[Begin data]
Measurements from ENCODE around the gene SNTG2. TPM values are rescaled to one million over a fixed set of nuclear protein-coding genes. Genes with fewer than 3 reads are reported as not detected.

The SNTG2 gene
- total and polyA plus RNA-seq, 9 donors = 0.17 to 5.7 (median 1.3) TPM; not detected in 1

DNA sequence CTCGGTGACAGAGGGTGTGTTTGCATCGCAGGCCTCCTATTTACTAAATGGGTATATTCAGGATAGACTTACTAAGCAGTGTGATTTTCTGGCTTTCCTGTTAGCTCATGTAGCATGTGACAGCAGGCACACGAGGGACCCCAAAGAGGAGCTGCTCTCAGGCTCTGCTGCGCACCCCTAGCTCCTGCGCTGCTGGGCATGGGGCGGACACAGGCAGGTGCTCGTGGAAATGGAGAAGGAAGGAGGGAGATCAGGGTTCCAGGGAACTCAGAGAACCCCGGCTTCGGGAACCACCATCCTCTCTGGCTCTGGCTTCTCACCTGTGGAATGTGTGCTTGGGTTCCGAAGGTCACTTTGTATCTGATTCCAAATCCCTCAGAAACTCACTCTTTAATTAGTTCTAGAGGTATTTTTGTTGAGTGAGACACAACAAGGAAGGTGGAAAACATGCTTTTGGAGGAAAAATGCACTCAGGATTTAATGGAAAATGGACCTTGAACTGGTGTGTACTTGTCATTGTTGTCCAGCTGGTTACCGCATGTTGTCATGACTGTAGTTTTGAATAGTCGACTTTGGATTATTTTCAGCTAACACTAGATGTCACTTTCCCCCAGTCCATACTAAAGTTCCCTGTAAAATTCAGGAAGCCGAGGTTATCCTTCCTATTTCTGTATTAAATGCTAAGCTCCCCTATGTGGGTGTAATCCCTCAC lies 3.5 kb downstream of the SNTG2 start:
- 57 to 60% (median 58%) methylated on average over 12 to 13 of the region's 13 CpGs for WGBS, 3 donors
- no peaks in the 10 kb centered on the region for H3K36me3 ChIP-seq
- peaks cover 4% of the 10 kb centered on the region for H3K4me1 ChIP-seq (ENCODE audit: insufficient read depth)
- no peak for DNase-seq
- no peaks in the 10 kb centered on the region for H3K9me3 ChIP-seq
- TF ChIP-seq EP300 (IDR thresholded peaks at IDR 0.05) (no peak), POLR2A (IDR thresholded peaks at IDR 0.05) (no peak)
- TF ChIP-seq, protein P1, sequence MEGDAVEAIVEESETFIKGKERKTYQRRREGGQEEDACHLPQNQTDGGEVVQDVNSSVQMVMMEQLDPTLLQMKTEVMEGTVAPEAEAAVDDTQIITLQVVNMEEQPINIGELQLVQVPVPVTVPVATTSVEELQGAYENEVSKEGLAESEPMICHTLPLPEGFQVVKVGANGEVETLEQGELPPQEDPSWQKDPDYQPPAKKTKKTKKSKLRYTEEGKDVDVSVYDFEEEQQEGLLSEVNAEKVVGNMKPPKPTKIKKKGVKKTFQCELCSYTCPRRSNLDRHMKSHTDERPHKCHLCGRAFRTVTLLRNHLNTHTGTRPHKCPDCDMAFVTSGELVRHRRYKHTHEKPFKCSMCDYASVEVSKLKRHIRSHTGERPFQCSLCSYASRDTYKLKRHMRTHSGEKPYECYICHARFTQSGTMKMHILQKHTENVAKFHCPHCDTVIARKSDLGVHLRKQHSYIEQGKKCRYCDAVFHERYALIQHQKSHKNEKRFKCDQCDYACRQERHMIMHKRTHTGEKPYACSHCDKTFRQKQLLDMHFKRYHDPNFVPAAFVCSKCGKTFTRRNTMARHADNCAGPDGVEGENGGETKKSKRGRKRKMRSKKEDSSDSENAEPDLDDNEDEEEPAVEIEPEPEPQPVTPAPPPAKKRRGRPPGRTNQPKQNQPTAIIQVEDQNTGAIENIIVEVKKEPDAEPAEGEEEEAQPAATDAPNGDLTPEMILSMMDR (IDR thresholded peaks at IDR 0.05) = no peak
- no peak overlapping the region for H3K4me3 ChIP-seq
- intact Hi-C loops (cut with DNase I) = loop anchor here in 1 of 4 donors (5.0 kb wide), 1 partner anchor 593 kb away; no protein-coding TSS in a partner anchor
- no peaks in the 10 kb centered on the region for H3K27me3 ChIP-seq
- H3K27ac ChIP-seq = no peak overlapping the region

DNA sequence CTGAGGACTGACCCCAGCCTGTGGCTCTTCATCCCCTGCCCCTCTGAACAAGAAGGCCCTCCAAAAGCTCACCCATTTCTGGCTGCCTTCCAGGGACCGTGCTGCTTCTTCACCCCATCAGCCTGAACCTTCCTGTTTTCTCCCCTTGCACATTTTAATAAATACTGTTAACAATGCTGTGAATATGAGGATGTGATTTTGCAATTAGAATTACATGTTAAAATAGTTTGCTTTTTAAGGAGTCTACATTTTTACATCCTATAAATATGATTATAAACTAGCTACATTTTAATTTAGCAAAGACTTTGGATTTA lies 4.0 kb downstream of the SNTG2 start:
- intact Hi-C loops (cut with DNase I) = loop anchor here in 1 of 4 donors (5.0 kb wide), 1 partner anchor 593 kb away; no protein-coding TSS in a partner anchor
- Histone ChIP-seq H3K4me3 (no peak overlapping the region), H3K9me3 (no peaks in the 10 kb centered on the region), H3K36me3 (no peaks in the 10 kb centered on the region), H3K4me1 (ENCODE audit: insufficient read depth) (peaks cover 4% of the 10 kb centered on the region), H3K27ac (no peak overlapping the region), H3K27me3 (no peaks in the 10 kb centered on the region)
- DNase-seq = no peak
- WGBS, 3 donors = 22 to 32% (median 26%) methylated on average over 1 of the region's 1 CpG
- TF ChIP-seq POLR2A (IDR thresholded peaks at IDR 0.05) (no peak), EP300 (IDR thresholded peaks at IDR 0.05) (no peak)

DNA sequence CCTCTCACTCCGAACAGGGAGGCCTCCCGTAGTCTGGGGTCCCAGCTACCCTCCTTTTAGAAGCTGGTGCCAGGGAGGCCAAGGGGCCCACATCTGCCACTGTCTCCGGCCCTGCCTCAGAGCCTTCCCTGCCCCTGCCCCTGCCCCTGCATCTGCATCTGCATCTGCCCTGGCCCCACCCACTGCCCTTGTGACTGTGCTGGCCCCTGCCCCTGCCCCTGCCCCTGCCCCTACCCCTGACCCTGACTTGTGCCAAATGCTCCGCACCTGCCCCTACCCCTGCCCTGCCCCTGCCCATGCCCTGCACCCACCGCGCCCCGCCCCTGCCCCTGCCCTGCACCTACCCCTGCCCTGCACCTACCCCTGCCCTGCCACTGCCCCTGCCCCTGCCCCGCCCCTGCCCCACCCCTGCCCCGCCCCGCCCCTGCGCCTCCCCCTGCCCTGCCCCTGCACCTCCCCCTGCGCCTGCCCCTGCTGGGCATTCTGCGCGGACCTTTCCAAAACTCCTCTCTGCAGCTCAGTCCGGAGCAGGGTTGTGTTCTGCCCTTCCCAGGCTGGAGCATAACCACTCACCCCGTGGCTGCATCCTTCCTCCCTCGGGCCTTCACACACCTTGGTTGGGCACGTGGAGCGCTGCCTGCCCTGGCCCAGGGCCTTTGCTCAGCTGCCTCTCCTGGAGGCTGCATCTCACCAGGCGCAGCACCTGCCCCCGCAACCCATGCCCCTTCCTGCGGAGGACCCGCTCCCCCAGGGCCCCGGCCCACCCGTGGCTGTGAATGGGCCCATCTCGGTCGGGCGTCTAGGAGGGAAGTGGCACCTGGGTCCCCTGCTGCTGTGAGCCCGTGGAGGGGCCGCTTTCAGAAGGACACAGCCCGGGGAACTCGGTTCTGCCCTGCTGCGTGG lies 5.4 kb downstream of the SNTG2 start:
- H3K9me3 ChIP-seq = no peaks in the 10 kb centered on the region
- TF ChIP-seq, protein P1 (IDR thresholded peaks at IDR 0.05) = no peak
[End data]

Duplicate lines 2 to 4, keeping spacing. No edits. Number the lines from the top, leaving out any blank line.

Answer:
The SNTG2 gene
- total and polyA plus RNA-seq, 9 donors = 0.17 to 5.7 (median 1.3) TPM; not detected in 1

DNA sequence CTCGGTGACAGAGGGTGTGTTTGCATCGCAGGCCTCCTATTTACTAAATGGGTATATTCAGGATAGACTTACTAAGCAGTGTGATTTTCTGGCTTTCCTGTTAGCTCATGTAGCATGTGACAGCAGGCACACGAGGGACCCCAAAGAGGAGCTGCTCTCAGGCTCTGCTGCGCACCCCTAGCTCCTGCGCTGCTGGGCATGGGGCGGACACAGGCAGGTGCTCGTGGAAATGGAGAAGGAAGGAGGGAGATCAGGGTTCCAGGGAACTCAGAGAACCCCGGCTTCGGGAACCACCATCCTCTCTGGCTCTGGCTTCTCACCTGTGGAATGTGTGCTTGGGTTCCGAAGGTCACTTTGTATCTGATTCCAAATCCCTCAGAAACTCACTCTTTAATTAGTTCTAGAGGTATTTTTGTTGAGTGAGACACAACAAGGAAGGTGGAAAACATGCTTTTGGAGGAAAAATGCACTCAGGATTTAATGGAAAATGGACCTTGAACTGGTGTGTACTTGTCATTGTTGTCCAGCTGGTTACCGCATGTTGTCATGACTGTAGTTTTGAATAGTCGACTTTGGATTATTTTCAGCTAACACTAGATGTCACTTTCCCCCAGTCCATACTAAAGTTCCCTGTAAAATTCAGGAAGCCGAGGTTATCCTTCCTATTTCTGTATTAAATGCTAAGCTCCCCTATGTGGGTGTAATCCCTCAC lies 3.5 kb downstream of the SNTG2 start: